Once the oath taking ceremony is over, she would be fully accepted back into the family and immediately becomes married not only to her husband but to the family and sometimes to the community.
Christianity, Islam and Westernization of today have weakened the ESAN traditional system of marriage. The traditional ceremony is sometimes done the same day with many of the rituals avoided in the name of Christianity or Islam and many women would rather die than take the oath we described above. It was the oath that kept ESAN women out of prostitution for many years; thus making the ESAN women in general to be regarded as very faithful, trustworthy, honest with strong fidelity to their husbands making neighboring tribes want them as wives. It also made divorce on the ground of adultery, less common in those days.
Esan Belief in supreme God is captured in these words "Iyayi" which means “I believe” or “faith in God”, (Iyayi Osenebra). It is often abbreviated as Ose. God is also described as "Ofuekenede" (merciful God), "Okakaludo" (stronger than stone), "Obonosuobo" (the great physician), etc
Osenebra is a supernatural source. As the Supreme Being, Osenebra is the ultimate controlling principle of the universe. Since the foundation of the world God has foreordained whatever will be. At birth the individual has his ehi (guardian angel) who guides him. He is teleguided by his ehi in accordance with his fashioned destiny by God.
Awolalu and Dopamu, when writing on the concept of destiny among the Edos hold that it is the ehi that chooses or declares man’s destiny, and that offering must be given to him from time to time to attract favour from him. They also hold that the ehi can apply to God to take its client so that the ehi can go back to his Maker. (Awolalu and Dopamu 165-166). These do not correctly depict the Esan account. It is not the ehi that chooses or declares destiny. The ehi does not even implement but only monitors what God (Osenobulua/Osenebra) legislates or decrees and takes feedback and petitions to God. If offering is given to the ehi to attract favour, it means therefore he has dissented from the role assigned him by God to taking bribe, which means therefore that even the angels can take bride. On the contrary, the ehis do only what is proper to their nature. The ehi is subordinative and will-less, uninfluenced and impartial, objective, and an observer and messenger. They do not need any material thing. And as such they are not deficient in any material thing. They are pure spirit. If offerings and sacrifices are made, they are not for the consumptions of ehis (angels) but for either malevolent spirits that can yield to or accept sacrifices in negotiation or to the gods/deities for appeal or appreciation. For the ehi to apply to God to take its client is to say it is not only willful but also in negotiation with God for self interest. This will make the ehi a malevolent being because he desires the termination of a life which is his prerogative to guide and defend.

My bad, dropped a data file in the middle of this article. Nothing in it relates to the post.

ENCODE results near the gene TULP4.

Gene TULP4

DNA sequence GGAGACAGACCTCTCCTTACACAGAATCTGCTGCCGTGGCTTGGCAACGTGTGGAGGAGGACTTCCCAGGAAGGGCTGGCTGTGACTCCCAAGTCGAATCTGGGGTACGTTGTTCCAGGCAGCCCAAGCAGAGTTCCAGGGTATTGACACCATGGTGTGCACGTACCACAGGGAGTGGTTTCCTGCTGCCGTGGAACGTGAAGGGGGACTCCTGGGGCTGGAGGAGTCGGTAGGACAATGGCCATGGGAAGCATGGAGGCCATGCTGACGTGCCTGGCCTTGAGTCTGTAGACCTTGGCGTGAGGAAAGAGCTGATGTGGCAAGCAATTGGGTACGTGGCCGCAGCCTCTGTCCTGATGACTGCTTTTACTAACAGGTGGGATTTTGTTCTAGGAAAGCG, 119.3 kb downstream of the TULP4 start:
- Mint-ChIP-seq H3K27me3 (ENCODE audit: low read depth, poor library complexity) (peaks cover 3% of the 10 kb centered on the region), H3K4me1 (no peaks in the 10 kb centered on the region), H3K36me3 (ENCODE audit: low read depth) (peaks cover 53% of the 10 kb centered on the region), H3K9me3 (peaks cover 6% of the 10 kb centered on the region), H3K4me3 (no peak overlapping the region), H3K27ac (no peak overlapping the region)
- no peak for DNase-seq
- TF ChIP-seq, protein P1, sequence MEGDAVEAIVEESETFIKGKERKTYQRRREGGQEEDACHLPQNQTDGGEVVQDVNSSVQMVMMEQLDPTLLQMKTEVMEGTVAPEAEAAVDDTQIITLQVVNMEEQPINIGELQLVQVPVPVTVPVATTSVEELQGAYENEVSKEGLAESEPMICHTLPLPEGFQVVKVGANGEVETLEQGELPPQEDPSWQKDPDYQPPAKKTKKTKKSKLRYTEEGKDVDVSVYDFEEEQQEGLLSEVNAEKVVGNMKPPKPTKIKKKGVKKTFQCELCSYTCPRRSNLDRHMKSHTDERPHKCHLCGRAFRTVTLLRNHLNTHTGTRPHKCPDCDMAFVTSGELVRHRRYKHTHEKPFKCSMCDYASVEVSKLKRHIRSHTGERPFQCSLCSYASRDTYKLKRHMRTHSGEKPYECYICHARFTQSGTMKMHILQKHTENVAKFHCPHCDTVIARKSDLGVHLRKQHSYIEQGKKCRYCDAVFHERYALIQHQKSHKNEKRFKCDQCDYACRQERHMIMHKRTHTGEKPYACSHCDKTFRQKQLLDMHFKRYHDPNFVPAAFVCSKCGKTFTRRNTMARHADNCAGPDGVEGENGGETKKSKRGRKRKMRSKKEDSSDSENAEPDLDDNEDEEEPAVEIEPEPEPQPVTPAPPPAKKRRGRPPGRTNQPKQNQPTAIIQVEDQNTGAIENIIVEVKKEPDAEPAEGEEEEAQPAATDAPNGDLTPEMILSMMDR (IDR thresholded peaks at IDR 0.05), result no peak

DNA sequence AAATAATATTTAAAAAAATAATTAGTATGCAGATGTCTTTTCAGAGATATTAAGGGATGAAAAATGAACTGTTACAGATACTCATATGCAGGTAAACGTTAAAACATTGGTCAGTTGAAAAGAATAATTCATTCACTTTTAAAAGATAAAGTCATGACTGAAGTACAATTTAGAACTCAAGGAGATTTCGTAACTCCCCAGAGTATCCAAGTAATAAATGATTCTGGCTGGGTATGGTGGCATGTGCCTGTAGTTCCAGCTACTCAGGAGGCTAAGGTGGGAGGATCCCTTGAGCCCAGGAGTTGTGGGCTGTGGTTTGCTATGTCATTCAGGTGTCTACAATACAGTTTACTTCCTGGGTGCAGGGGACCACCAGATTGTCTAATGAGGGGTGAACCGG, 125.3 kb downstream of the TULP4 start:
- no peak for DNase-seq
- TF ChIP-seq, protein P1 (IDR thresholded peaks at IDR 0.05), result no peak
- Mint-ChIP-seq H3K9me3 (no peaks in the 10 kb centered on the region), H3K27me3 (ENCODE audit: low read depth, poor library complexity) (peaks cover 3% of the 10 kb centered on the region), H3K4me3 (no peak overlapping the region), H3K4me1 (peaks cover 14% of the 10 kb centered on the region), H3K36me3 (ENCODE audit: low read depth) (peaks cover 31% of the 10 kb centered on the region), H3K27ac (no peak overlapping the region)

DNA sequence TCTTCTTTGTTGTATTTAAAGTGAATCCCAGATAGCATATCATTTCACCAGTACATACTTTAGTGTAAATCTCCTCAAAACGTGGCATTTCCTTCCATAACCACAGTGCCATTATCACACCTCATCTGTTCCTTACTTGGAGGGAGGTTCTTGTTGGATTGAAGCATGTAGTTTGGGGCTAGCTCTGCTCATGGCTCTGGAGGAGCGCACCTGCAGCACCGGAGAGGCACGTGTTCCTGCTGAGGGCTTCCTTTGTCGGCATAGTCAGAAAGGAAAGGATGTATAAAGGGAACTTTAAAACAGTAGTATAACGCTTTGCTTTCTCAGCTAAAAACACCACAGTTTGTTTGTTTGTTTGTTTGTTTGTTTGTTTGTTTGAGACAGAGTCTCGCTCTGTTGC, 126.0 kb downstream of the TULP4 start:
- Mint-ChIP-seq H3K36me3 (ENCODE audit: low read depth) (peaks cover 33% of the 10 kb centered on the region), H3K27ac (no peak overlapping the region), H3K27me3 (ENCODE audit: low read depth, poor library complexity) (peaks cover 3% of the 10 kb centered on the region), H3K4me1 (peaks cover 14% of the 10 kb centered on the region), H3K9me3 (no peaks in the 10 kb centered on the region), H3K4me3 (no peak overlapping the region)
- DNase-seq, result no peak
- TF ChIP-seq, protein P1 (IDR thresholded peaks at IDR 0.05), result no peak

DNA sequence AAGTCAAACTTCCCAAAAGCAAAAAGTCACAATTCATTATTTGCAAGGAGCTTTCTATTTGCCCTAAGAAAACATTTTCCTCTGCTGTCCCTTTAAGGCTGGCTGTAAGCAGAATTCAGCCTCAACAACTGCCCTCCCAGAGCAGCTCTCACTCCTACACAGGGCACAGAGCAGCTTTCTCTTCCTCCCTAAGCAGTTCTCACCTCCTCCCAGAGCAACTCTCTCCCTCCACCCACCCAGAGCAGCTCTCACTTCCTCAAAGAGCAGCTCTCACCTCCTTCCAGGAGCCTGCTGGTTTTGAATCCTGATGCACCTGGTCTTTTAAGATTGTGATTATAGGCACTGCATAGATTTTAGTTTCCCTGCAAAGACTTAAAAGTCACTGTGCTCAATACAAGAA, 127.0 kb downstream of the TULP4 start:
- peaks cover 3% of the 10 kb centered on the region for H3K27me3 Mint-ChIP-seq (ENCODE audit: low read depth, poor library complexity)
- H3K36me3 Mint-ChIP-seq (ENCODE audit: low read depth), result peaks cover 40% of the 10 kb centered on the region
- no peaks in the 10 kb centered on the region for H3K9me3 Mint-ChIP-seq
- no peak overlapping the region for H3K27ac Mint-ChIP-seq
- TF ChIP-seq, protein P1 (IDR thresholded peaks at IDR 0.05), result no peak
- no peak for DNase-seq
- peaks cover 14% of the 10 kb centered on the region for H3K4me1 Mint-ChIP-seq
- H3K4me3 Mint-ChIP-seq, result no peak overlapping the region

Evil forces: This is also a supernatural source. Evil forces can efficaciously alter, swap or over-turn a favourable destiny through power from elimin ebe (devil). The implacable, sadistic agents can wrought their evil machination through witchcraft, magic, and other diabolic and malevolent channels. If a misfortune incessantly attends to an individual or people, the Esans often say ebalulu non, that is, it is what was done, hence the name ebalulu (what was done) among the Esans. To rescue an individual from these forces, appeal, dialogue and supplication are not very potent; confrontation is more efficacious. Confrontation is preferred because, it is believed among the people that evil forces hardly yield to other methods because they are inherently evil. One can thus commune with higher forces who, through confrontation with or by causing the death of the evil agents put an end to such evil powers and the attendant unfavourable destiny. For example, an individual that is rescued from a revolving circle of birth, premature death and rebirth is named Asiazobor. This means ‘let’s, leave him now’, a depiction of belief in destiny.
All Esan men and women possessed the loin cloth. For example an average Esan man had a loin cloth for ordinary wear and three pieces sewn together known as igbu or male coverlet. This would give a total of four pieces on the minimum of loin cloth needed by every male. The woman also needed at least two wrappers of two loin cloths sewn together as one. A European visitor James Welsh who visited the area in 1588 observed that wrappers were tied by women above their breasts
to cover them up to their knees (Hodgkin, 1960, p.144). Thus, the woman needed an average of
four pieces of loin cloth at any given period.